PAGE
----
[vc_row][vc_column][vc_empty_space][/vc_column][/vc_row][vc_row][vc_column width=”1/12″][/vc_column][vc_column width=”5/6″][vc_column_text]Have you ever wondered why some people purchase very little but never seem to lack anything while some of us struggle to justify our recent purchases? This article explores some of the reasons why so you could avoid them.
1. “Free” Mint
In a study published in the Journal of Applied Social Psychology,
Researchers tested out the effect that mints had against a control group, where no mints were given, in order to measure the effectiveness in increasing tips.
First group: Mints given along with checks. No mention of mints.
Tip increased by 3%
Second group: Two mints given by hand. Mentioned them to the table (“Would you like some mint?”)
Tip increased by 14%
Third group: Mints given along with the check. Shortly after, the waiter came back with another set of mint, and let the customers know that they had brought more in case they wanted more.
Tip increased by 21%
What [in the world] happened?
As humans, we feel obligated to return favours. This is the case even if the favour was unsolicited. In this case, it was the unexpected waiter’s willingness to follow up post-purchases that made the customers happy.
By giving a little, you can get a lot in return.
For Businesses: Don’t just focus on first impressions. After sales service is equally important. It turns a buyer into a brand ambassador.
For consumers: Don’t take that mint. It’s a trap!
In this research, they identified who and what makes you more susceptible to impulsive buying.
1. Female has a SIGNIFICANTLY higher tendency toward impulsivity and conformity. They are more likely to be the impulsive consumers.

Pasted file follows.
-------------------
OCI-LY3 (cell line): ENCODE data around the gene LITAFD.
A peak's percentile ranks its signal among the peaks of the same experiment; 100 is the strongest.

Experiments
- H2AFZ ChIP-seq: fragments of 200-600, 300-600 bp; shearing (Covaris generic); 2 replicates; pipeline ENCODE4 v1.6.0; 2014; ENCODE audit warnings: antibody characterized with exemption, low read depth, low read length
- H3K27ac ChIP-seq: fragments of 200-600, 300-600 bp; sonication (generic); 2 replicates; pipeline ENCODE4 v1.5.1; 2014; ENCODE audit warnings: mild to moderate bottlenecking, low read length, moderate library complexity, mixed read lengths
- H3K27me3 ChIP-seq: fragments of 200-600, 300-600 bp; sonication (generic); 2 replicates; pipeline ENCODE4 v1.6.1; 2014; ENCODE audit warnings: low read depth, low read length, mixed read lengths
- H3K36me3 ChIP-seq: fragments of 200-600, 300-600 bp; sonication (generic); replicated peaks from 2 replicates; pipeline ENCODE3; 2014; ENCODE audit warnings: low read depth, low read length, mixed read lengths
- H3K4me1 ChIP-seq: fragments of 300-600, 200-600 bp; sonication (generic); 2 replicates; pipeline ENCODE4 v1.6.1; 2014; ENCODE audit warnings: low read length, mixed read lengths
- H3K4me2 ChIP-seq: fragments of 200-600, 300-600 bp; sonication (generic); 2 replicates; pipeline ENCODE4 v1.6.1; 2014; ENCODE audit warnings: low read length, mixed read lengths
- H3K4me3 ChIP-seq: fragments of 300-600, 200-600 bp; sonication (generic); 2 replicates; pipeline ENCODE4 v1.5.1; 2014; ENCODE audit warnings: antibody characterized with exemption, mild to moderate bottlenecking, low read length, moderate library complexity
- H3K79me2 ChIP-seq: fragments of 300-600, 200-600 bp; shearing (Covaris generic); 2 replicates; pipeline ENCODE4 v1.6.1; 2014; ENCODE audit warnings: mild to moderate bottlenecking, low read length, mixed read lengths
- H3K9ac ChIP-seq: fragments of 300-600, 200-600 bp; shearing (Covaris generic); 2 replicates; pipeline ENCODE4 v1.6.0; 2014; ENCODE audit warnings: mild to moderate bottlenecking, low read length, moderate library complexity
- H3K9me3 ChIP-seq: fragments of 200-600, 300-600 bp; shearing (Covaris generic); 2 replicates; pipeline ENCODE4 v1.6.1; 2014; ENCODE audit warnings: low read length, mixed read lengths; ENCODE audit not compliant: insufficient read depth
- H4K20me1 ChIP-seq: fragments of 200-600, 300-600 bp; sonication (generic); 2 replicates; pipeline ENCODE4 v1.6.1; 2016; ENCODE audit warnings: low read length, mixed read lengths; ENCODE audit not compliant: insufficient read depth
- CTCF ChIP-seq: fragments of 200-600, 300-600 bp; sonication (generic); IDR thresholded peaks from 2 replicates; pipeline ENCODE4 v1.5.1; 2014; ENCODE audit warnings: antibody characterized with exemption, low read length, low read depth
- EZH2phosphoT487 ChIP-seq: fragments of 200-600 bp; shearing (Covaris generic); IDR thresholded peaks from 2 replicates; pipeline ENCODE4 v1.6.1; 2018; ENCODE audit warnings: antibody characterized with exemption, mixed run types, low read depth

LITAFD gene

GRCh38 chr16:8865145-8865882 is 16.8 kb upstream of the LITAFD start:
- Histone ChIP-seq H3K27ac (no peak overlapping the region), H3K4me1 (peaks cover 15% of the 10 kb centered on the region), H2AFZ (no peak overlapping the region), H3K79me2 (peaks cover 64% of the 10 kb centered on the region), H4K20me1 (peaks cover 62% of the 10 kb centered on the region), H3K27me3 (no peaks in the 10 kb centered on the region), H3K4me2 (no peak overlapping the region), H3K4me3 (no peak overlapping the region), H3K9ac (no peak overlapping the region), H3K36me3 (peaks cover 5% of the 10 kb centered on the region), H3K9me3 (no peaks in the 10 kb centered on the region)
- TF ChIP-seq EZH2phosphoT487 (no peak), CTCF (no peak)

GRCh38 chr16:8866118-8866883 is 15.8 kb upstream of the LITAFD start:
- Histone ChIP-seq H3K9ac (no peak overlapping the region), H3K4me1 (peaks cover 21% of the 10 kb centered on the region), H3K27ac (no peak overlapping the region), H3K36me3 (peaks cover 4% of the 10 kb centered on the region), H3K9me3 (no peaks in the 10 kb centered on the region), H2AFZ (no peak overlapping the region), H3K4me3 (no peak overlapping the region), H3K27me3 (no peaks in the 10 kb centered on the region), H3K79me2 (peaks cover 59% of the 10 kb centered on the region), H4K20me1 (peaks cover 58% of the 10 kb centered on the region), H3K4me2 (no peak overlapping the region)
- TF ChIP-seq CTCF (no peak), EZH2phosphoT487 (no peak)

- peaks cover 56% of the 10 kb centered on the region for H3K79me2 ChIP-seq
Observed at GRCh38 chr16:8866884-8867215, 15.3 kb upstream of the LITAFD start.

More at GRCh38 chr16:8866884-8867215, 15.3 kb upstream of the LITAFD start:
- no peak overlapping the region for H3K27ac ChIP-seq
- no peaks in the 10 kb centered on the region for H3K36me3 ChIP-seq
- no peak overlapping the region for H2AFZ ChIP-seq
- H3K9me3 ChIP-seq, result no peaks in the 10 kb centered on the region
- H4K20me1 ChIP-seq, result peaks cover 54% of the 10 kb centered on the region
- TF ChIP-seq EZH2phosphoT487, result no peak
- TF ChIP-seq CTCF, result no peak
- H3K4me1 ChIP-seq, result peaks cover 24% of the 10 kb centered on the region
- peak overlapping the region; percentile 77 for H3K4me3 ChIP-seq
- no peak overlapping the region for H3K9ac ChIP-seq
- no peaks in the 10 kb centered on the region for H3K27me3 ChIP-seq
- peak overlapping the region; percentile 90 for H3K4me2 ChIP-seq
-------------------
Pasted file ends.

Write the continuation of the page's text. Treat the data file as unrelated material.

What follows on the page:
2. Substantial time pressure and little economic pressure (item with a small price tag) lead to impulsive buying.
For businesses that want to increase sales, consider selling an experience along with a product that triggers the impulse of your target audience.
A good example that fits all the criteria above:
Hell Pizza of New Zealand
Upon request, the hottest pepper known to man were placed on a single slice of pizza. Friends and family would sit down together to eat, but one lucky diner would end up with a mouth of fire.
-$2.3 million extra sales.
– 17.5% increase in new customers
– ROI of 400%
This is definitely an impulse buy. However, it is also one that I will probably not regret… unless I get that hot-as-hell pizza.
For businesses: Think of user experience! This is what makes them tick.
For consumers: There is impulsive purchase that you will enjoy, as well as regret. Differentiate them.
3. I am “Free”
Which option is the right answer?
I bet you chose C, it is obvious. But 37% got it wrong in a famous experiment in psychology known as Asch conformity experiments. Solomon Asch wanted to find out if subjects would compromise their judgement for the sake of going along with the groups. He simply added 7 other people to give the wrong answer. The subjects later admitted that they knew the answer but did not want to be singled out. You probably knew this already.
Here comes the interesting part. Life does not have a simple, visual answer.
Take a close look around. How many young working adults whom you knew have travelled way beyond their means? At the same time, how many of the same people claim to be free, independent and is truly “living” without conforming to societal norms? Nonsense! By doing so, they have already conformed to society’s image of “free and independent” at the highest level!
Ask them why they chose to visit that particular destination and not the other, they CAN’T answer you. Instead, they will tell YOU to travel with them to be free from society’s grip without realising that they are the ones who are tied down instead. Who associated the image of freedom/independence with travel? You guessed it – all the stakeholders in the travel industry who conditioned the society that “free/independent = travel” so you could spend more to fatten their pockets. Ironically, those who aspire to be a non-conformist are conforming more than everyone else.
How did we fall into this trap? Most people desire to be accepted, liked and be associated with a certain image. Advertisements sell that image. We know this, this is hardly a trap. The real trap is when you didn’t know you were just chasing an image. Instead of an obvious answer in Asch experiment, everyone has no idea which is the right option and you just go along with the majority – those who wanted freedom and independence didn’t know what it means.
Know what is scarier than living in oblivion? When you stubbornly refuse to accept the reality.
If you like such articles, don’t miss 5 pricing tactics you always fall for.
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